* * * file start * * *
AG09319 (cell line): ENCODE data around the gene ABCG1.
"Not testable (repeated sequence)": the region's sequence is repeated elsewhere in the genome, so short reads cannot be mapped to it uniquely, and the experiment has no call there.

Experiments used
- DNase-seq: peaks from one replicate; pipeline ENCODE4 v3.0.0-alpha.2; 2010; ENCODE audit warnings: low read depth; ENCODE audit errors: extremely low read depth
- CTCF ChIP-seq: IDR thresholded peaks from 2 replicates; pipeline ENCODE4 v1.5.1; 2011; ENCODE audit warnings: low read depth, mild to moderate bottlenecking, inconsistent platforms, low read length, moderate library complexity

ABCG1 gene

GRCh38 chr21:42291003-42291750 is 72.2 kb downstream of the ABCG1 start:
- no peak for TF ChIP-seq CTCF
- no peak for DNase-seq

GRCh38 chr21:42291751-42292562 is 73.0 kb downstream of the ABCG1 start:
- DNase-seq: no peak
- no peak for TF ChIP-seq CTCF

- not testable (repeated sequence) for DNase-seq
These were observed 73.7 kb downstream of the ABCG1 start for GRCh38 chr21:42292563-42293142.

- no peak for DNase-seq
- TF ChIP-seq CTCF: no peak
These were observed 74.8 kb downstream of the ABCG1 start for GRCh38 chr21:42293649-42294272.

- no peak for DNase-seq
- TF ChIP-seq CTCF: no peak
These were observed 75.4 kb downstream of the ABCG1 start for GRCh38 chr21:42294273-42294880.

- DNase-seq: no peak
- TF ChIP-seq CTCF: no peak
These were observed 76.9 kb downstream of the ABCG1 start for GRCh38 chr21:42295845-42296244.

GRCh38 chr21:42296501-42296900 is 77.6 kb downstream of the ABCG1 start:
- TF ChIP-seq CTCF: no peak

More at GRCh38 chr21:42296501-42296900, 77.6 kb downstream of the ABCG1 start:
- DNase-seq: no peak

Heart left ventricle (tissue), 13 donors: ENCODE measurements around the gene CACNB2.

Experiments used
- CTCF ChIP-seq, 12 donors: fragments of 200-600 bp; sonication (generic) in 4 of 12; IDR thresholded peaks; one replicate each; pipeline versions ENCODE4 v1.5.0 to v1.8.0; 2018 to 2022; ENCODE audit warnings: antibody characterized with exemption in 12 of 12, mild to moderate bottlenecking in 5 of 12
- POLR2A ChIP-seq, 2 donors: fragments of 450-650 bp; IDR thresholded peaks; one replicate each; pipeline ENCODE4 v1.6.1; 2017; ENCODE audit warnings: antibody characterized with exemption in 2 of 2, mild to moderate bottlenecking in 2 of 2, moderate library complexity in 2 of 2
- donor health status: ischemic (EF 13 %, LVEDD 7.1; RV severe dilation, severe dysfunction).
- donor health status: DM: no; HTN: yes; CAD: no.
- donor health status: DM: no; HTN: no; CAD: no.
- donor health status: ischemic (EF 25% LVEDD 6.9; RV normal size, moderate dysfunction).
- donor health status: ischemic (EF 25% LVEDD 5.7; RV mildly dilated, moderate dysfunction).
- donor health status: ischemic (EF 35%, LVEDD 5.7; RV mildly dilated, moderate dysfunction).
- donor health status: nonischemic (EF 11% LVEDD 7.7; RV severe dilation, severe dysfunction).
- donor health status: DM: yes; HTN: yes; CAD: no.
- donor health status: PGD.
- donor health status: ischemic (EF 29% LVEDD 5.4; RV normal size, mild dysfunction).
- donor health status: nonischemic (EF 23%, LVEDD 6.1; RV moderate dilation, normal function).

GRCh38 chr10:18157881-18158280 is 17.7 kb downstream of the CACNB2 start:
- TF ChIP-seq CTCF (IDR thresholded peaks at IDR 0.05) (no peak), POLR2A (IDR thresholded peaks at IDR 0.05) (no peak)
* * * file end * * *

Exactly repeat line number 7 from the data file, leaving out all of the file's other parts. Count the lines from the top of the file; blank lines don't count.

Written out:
GRCh38 chr21:42291003-42291750 is 72.2 kb downstream of the ABCG1 start: